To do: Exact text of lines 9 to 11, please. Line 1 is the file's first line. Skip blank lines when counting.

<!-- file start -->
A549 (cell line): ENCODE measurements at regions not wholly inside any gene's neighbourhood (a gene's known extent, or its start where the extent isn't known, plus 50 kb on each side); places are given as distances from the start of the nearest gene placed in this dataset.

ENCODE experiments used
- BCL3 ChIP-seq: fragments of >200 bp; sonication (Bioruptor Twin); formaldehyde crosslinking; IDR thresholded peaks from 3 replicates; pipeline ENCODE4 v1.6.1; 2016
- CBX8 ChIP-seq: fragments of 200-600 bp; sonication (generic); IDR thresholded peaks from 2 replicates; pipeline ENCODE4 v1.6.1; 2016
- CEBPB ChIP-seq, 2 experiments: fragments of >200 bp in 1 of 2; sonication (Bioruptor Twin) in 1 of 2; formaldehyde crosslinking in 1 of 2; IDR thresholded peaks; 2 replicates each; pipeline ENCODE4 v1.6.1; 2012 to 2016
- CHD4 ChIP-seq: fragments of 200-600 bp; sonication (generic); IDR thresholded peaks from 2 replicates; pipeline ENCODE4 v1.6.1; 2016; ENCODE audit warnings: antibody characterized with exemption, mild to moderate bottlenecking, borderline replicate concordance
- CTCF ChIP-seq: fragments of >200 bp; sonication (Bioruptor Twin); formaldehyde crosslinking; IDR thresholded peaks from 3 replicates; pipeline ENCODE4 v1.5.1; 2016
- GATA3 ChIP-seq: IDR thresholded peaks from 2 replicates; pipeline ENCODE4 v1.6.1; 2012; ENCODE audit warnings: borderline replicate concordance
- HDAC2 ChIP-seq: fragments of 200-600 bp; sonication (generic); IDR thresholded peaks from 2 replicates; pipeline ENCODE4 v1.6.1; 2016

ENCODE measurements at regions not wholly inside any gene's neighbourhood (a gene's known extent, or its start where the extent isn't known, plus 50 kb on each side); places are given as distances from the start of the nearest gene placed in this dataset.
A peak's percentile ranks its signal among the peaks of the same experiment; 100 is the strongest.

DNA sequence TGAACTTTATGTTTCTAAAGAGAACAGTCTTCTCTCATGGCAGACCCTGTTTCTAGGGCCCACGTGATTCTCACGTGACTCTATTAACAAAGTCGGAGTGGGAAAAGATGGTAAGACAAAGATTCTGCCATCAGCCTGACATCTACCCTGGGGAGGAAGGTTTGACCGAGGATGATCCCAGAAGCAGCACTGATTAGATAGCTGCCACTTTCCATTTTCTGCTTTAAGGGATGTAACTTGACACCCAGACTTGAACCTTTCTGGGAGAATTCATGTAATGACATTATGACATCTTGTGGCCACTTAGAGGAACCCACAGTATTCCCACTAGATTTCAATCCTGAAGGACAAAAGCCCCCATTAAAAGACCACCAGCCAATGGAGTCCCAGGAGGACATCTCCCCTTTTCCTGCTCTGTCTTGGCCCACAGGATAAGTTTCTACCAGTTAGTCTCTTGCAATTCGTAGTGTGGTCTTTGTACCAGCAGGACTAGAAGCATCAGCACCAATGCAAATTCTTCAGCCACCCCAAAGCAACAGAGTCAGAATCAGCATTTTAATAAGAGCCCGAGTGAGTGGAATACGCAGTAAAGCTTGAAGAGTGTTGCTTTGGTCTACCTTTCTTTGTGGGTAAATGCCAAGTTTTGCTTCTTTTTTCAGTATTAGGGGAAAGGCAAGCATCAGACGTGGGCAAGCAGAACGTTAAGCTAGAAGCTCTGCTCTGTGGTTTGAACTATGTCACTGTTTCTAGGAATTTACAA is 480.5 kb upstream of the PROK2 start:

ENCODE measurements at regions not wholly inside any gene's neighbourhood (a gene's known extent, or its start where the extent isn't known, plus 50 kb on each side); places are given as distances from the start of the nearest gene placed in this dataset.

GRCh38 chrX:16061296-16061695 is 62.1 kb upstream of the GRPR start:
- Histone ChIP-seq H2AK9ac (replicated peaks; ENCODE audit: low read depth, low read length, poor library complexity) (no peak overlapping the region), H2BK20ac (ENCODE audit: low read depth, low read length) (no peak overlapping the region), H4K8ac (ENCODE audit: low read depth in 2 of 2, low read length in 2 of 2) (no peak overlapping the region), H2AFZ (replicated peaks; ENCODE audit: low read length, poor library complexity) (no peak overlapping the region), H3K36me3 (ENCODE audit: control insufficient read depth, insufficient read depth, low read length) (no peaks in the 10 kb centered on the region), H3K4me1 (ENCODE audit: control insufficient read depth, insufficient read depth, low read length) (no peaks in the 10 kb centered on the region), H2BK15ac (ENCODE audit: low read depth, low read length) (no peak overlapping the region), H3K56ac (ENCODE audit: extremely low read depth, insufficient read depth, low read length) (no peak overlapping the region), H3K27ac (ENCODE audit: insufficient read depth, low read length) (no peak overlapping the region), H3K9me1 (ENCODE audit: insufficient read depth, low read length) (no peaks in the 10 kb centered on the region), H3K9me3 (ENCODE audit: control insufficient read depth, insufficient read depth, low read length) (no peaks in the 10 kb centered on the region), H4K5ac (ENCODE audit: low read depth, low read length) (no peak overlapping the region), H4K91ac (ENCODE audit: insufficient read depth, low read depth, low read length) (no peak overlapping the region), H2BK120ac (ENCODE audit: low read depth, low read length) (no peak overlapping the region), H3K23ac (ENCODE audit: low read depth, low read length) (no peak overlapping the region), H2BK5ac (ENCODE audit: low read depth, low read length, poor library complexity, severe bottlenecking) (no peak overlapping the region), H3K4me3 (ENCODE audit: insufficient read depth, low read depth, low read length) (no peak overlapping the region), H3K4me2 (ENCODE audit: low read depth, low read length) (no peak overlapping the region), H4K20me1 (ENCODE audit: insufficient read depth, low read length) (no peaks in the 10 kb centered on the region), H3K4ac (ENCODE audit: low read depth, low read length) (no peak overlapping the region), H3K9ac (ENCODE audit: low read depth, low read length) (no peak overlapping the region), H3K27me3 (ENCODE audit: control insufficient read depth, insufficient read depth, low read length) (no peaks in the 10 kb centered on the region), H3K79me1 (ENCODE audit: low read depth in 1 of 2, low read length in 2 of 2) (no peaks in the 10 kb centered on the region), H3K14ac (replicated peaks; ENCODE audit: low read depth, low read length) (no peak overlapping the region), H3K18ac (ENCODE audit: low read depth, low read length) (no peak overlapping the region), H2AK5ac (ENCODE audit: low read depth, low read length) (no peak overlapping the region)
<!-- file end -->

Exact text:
- HDAC2 ChIP-seq: fragments of 200-600 bp; sonication (generic); IDR thresholded peaks from 2 replicates; pipeline ENCODE4 v1.6.1; 2016

ENCODE measurements at regions not wholly inside any gene's neighbourhood (a gene's known extent, or its start where the extent isn't known, plus 50 kb on each side); places are given as distances from the start of the nearest gene placed in this dataset.
A peak's percentile ranks its signal among the peaks of the same experiment; 100 is the strongest.